Himachal Pradesh, Maharashtra, Goa, Tamil Nadu and Madhya Pradesh

Bihar, Chattisgarh, Jharkhand and Telangana.

Haryana, Rajasthan, Uttarakhand, Meghalaya, Jammu & Kashmir, Delhi, West Bengal and Odissa

Source: Author’s analysis from data on by PEG, approximations have been taken based on data unavailability

It appears that the eastern states, in particular, are inadequately prepared for the energy transition and lack market-enabling mechanisms to decarbonise their electricity sectors compared to other states. The absence of data on RPO targets also suggests a lack of governance capacity within the respective SERCs.

It should be noted that several states, such as Telangana, Bihar, Chattisgarh, Odisha, West Bengal and Tamil Nadu, have not consistently published their data.

Previously, both the Standing Committee on Energy of the 17th Lok Sabha in 2021 and a Comptroller and Auditor General report in 2015 highlighted dismal performances by state DISCOMS in meeting RPO targets, as well as the non-enforcement of penalties and the allowance of carry-forward deficits from previous years by respective SERCs.

According to apex policy think tank Niti-Aayog paper, Resource Adequacy Planning to Meet RPO targets by States, All India Roadmap 2024, the current deficits in the targets are also attributed to inadequate generation of solar power. This is evident from the consistent shortfall in meeting RPO targets and the reluctance of utilities to purchase RECs for compensation.

This suggests that either the targets were unrealistic from the outset, especially for states with low solar potential, or there was insufficient capacity addition by respective states.

It may also be the case that states did not create enough mechanisms to stimulate demand for solar power in line with the deployment trajectory within the state. This indicates that capacity planning has been an afterthought in most states, leading to unsatisfactory RPO compliance. 

Central Electricity Authority report 20th Electric Power Survey of India also highlighted this generation deficit.

Implications of non-compliance, their consequences

Firstly, meeting the RPO obligations appears strongly linked to solar resource potential in most cases, as evidenced by the examples of Karnataka, Gujarat, and Andhra Pradesh. Other factors, such as flexible power procurement and high deployment targets, encourage developers to continually invest in projects in these leading states, leading to a concentration of solar generation in western and southern India.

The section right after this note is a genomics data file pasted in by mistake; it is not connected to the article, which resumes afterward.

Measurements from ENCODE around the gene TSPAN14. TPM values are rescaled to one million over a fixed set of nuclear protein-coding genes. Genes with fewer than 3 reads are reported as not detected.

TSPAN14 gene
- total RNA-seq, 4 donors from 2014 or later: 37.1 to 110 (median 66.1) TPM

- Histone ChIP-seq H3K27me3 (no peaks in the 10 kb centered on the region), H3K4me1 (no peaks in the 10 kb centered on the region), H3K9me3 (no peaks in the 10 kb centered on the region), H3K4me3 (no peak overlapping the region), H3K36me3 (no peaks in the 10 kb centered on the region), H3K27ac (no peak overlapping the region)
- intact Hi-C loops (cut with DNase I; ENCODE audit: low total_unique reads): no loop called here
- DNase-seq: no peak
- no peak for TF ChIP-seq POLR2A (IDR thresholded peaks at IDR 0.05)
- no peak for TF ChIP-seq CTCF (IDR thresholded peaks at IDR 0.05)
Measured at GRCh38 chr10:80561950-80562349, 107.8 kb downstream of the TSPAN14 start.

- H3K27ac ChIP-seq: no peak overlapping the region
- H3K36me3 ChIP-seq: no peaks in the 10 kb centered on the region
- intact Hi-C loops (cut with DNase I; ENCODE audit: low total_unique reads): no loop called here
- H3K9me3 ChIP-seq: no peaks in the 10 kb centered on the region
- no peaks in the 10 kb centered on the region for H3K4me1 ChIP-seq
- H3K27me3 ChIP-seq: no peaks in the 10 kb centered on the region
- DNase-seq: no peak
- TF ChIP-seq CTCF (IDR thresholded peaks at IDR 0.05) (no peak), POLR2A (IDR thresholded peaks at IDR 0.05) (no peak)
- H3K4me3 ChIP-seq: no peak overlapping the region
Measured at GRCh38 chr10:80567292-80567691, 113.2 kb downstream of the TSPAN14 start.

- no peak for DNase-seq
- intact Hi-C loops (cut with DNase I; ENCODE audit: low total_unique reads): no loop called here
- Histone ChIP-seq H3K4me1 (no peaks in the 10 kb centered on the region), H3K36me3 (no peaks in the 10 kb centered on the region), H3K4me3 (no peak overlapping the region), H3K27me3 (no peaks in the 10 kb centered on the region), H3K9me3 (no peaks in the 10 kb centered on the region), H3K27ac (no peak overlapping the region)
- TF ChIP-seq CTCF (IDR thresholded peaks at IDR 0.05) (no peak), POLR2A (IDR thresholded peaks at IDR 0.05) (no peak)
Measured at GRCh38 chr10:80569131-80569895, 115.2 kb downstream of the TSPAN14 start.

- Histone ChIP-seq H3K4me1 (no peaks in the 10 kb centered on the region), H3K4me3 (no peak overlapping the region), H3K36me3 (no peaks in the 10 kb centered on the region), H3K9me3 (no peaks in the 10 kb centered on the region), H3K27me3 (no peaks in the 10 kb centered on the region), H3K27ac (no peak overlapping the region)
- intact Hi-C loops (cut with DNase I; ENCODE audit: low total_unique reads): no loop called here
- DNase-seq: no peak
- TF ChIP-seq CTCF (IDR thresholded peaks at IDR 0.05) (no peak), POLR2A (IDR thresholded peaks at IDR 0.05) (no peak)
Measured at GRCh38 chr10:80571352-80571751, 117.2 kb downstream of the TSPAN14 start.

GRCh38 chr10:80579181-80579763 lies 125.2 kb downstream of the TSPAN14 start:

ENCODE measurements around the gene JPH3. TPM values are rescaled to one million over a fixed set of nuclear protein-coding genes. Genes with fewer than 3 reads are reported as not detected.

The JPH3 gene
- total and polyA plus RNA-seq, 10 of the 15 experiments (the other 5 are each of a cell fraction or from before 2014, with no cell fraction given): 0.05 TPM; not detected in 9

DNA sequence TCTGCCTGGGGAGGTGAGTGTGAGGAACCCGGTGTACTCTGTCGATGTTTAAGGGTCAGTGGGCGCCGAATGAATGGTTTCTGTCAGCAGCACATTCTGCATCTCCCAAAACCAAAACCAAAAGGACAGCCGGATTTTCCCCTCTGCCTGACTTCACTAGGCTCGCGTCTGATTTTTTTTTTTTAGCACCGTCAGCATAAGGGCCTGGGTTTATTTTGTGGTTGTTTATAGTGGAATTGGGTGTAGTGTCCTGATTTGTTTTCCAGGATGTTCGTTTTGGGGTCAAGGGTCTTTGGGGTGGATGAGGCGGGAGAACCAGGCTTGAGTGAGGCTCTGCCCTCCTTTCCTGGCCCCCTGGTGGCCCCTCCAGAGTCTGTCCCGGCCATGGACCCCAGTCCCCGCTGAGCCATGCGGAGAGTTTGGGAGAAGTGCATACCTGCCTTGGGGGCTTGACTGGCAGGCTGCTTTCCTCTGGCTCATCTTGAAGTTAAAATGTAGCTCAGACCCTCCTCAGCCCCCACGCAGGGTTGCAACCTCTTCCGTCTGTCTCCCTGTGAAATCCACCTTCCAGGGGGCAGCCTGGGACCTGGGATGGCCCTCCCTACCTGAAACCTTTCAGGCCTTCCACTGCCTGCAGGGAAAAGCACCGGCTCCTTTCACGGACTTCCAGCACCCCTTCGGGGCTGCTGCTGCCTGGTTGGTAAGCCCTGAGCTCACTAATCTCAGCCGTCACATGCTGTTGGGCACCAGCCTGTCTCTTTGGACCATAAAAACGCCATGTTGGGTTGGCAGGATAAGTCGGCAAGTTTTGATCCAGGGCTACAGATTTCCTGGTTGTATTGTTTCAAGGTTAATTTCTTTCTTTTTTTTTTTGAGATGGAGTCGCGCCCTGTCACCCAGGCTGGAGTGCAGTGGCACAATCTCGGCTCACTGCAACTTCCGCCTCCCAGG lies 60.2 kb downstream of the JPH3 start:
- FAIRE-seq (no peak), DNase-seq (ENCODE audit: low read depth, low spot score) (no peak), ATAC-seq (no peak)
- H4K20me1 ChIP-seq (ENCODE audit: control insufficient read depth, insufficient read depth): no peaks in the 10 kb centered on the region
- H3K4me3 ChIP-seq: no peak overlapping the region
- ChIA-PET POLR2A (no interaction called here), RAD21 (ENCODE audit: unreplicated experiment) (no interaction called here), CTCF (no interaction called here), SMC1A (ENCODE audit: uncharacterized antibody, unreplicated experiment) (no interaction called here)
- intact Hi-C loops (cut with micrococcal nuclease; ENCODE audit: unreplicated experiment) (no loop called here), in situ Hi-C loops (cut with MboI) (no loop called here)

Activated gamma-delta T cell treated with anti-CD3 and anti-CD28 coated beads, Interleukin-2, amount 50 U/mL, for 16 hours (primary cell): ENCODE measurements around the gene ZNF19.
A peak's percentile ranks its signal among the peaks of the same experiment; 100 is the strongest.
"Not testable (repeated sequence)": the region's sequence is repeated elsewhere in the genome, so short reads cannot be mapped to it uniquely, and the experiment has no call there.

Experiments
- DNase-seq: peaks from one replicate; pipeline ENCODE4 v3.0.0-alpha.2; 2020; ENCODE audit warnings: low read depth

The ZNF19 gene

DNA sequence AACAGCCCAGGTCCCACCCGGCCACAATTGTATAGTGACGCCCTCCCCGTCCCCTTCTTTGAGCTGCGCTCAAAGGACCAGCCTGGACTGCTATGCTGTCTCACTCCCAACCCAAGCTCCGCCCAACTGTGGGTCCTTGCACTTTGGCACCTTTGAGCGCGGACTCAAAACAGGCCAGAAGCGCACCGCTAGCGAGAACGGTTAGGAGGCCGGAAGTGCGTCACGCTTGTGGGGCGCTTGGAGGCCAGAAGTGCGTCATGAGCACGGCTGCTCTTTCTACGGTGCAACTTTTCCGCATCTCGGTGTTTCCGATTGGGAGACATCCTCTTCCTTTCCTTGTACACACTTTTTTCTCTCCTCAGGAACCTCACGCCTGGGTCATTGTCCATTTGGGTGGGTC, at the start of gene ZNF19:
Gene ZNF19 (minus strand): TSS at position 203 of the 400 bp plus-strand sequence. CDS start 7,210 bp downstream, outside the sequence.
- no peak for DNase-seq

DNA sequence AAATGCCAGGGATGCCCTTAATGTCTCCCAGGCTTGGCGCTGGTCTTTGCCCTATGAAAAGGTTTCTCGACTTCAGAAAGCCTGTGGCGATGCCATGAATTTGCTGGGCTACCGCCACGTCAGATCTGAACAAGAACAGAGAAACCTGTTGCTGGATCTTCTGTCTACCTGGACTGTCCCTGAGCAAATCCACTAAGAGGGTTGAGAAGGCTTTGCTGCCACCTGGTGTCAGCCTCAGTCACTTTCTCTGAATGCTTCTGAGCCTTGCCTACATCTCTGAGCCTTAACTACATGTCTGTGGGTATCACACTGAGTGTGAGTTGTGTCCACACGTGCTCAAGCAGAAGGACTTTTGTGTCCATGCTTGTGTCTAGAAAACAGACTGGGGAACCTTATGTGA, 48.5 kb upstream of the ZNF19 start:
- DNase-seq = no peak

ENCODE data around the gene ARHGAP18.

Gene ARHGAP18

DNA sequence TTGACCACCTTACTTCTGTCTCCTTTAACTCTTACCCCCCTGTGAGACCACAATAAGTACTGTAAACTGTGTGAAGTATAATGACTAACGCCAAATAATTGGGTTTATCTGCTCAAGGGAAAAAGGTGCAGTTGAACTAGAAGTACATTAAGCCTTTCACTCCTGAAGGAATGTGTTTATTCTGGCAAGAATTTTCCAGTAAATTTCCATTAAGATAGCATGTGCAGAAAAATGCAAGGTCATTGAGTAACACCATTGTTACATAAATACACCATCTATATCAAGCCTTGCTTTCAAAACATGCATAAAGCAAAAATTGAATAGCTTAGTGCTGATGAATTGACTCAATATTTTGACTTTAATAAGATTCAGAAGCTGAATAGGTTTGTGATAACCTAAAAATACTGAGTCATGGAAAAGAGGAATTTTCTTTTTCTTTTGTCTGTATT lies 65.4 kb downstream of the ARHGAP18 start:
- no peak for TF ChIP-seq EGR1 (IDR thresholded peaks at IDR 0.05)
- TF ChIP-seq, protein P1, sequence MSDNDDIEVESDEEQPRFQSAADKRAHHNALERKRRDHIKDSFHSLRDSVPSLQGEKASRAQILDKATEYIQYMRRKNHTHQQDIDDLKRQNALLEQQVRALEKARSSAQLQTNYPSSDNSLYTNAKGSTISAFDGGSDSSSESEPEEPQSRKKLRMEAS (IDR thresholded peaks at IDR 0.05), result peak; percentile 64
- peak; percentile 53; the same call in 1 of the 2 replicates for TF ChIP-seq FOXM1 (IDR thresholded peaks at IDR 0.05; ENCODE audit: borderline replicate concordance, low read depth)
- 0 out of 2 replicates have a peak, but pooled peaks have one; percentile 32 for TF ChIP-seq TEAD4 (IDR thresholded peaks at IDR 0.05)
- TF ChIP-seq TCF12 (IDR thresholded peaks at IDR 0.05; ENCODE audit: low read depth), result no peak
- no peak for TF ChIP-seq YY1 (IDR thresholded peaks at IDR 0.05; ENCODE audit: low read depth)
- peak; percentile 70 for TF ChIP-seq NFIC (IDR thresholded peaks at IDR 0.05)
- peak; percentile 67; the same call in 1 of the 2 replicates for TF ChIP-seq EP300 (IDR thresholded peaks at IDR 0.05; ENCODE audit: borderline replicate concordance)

This asymmetric growth may pose risks to grid operations from concentration of variable RE in some regions and further lead to narrowing of investments solely towards solar energy than other RE technologies.

Secondly, the lack of enforcement of obligated targets by SERCs sends negative signals in the energy markets. Extensions of shortfalls in targets to the following year, the non-enforcement of penalties for deficits, and the absence of participation in REC markets are indicative of inadequate governance by SERCs.

Consequently, such states may appear unattractive to developers despite their high RE potential. The capital risk in these states is high, and missed opportunities further reduce investment pipelines for RE resources.

Additionally, states with low RE generation and existing thermal power continue to procure power from conventional resources, leading to a lock-in of thermal power beyond the target years. 

This may impede decarbonisation efforts, especially in eastern states where the availability of cheaper power could hinder the transition to clean energy.

Thirdly, with the implementation of new RPO targets from 2024, the pace of solar installations must align with commensurate RPO trajectories, and any deficits must be procured through the REC mechanism. 

Failure to do so would force DISCOMS to comply with penalties, thereby increasing their non-revenue costs and impacting their ability to exit current thermal PPAs and transition to lower costs of RE. The extension of thermal power arrangements will be necessary to balance the inadequacies from solar generation and thus affect decarbonisation goals.

Down To Earth